All of these things can seriously put your training behind that all-important schedule, so it’s just not worth it.  Listen to your body every time and get to learn the early warning signs of overtraining.

What are the heart rate zones for runners?

Is It Better To Undertrain Or Overtrain When Running?

Well ideally, neither but it is better to undertrain than to overtrain if you want to stay injury-free.  But if you are training for a marathon, for example, you must get enough training into your schedule.

If you undertrain and your body hasn’t experienced running a long enough distance or for a long enough duration, you will come unstuck on race day and will most likely suffer from cramps or gastrointestinal issues (GITS).  This will leave you far more likely to pick up an injury.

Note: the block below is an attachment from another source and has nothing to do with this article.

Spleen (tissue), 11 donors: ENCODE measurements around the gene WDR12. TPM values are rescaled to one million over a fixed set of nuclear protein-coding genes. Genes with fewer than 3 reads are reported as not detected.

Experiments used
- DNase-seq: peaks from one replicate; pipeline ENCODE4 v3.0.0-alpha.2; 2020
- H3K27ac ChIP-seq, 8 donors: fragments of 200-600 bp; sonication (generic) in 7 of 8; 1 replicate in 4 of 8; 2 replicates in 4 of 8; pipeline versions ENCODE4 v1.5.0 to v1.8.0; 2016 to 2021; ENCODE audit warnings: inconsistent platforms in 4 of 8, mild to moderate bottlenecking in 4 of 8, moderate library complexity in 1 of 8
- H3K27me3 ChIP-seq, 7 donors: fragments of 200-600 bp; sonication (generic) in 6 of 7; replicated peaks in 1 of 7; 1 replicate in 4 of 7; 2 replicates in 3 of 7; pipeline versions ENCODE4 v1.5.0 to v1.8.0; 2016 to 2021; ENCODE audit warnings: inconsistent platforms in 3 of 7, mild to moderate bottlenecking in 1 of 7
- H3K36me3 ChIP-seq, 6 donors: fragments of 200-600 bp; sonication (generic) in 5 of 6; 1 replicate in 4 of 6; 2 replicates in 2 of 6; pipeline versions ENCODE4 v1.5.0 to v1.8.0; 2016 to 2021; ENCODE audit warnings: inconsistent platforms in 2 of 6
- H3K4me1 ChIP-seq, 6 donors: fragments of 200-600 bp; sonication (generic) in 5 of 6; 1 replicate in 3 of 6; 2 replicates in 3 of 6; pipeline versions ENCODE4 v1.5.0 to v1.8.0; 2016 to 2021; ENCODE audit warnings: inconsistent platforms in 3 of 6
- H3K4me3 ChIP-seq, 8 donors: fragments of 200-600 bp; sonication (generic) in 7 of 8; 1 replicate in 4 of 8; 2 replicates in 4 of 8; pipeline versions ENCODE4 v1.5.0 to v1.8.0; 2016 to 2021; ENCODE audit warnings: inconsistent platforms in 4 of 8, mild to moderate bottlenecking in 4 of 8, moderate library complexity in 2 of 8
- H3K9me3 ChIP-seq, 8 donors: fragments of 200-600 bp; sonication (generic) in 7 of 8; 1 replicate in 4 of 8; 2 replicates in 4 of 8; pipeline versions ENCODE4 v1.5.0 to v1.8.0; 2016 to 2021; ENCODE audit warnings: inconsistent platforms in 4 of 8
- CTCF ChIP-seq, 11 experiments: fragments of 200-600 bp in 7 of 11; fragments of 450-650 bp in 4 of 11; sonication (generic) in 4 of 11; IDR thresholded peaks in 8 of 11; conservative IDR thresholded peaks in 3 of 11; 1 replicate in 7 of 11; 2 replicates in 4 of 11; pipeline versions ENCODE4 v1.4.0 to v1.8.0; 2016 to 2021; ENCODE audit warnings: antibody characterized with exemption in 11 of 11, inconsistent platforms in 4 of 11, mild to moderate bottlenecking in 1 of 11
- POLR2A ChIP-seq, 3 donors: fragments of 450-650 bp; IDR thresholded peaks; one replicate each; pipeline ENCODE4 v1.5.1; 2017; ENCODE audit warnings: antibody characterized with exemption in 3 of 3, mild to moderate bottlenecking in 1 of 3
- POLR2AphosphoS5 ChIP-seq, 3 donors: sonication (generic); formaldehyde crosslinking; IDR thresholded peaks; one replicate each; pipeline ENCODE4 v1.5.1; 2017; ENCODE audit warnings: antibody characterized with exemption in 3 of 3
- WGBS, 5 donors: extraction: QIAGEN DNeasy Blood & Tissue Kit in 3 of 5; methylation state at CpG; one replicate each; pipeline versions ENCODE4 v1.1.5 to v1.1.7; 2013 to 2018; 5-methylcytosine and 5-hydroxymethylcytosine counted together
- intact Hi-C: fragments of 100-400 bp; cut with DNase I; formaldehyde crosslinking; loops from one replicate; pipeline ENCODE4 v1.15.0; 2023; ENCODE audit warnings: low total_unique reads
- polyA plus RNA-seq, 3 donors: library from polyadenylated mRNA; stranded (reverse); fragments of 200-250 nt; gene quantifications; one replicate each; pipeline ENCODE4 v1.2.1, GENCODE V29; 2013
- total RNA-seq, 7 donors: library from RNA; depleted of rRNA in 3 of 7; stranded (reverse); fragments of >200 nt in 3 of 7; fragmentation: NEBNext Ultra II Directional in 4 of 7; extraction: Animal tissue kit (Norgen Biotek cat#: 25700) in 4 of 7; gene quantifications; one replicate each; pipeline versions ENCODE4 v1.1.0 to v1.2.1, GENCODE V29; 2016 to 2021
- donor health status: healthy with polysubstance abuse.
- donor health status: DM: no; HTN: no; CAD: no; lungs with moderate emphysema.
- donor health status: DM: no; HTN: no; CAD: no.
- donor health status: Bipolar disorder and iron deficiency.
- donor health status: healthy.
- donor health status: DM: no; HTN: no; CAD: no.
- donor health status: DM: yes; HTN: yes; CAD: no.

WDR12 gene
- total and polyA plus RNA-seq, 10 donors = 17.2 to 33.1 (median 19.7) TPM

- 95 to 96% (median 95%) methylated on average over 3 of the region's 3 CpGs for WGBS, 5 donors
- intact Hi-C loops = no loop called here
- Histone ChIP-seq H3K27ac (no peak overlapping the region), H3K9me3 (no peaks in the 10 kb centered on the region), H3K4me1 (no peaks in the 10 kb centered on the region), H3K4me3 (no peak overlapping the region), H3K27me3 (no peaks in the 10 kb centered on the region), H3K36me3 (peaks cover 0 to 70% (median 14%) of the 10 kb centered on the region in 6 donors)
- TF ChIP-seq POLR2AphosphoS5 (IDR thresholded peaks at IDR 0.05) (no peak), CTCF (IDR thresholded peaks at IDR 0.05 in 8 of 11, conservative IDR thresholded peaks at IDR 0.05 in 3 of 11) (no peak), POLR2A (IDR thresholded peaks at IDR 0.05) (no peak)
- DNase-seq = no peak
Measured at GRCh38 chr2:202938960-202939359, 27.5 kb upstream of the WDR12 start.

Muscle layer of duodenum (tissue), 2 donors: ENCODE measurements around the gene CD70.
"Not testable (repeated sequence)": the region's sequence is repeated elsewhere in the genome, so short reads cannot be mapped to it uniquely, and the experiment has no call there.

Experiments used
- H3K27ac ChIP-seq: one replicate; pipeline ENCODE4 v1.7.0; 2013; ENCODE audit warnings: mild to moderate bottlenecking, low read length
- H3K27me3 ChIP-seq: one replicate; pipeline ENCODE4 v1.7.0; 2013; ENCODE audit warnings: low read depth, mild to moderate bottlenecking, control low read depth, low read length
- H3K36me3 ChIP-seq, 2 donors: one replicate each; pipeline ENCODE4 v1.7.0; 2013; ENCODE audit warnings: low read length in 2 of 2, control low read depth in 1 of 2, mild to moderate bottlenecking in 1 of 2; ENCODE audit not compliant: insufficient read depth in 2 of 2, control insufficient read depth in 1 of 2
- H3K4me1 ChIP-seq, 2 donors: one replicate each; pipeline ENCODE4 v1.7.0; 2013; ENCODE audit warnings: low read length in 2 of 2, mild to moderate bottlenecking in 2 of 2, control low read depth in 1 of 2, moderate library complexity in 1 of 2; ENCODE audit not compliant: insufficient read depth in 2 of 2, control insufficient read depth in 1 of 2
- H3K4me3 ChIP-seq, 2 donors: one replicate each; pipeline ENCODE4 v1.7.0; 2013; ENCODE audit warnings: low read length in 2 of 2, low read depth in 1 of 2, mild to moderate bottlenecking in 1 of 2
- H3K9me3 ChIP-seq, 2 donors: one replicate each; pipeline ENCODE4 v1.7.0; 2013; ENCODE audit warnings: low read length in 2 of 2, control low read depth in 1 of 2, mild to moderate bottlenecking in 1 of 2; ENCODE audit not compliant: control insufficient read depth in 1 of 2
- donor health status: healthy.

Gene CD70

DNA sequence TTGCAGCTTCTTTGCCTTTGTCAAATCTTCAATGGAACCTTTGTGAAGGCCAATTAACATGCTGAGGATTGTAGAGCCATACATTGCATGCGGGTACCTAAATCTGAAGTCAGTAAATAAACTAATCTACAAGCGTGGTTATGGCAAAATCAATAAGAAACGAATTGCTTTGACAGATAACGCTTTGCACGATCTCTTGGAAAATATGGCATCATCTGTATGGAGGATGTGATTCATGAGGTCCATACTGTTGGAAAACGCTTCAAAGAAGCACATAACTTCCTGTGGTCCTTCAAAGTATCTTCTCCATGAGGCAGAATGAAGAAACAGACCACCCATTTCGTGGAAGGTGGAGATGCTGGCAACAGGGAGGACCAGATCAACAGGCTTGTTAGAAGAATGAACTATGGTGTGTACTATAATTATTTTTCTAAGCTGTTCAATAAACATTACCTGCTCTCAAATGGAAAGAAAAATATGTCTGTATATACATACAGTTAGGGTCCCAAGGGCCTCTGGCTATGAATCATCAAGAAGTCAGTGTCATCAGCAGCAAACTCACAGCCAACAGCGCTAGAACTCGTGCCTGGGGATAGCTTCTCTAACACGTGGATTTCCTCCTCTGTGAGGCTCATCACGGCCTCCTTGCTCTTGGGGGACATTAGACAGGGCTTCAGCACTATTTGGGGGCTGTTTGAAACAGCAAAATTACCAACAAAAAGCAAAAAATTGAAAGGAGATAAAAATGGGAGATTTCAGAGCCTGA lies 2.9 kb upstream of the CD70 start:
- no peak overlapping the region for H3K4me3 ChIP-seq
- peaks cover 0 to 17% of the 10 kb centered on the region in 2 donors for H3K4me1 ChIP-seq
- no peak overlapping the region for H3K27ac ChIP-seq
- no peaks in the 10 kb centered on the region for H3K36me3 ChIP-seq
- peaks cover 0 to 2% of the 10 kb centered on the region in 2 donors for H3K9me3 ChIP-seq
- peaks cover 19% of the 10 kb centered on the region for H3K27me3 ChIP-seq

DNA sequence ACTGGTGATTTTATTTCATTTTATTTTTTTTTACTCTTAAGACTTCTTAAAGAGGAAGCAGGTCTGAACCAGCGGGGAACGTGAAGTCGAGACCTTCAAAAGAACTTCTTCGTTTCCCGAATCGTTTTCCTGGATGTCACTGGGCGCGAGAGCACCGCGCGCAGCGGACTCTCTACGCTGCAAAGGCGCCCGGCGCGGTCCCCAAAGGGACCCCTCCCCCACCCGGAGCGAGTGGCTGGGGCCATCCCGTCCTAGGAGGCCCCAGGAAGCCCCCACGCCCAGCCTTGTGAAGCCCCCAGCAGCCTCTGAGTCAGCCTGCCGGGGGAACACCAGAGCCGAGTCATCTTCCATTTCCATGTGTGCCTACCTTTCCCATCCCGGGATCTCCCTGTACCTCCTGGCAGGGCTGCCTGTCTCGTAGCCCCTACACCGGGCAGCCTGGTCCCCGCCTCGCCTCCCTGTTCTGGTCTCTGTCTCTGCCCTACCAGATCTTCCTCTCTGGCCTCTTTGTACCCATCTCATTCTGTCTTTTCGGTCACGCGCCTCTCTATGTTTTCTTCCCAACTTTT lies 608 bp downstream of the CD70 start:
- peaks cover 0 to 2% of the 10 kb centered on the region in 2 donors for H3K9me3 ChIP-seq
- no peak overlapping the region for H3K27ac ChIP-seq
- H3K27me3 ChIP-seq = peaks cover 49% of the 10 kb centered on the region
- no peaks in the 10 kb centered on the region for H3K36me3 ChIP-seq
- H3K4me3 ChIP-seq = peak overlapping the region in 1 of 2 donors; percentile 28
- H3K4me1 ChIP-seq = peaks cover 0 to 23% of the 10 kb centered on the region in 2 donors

What Is The Easiest Way To Prevent Overtraining?

Follow a disciplined training schedule and listen to your body.  Know how many calories you need to consume to fuel your exercise, make sure you use a stretching and flexibility regime and get enough rest and quality sleep.

Related: 11 Reasons Why Your Running Performance Isn’t Improving

How Many Rest Days Do You Need So That You Don’t Overtrain?

There is no definitive amount of rest days as it all depends very much on the individual and the intensity of the exercise.  As you become more seasoned your body will be able to do more, but this must take place over a gradual period of time.  Some people can train 6 days per week with just 1 day of rest, but others may find they can only train every other day.

Again, listening to your body is essential.  On days when you feel really tired or extra sore, rather than just doing nothing, spend time on a good stretching session and your muscles will love you for it.  You could also invest in a nice massage and maybe a relaxing sauna or steam. You could add in some lighter cross-training days with activities such as yoga. All of these things are great recovery tools so use them

Related: Why Do I Feel Tired After I Run (besides exerting energy)?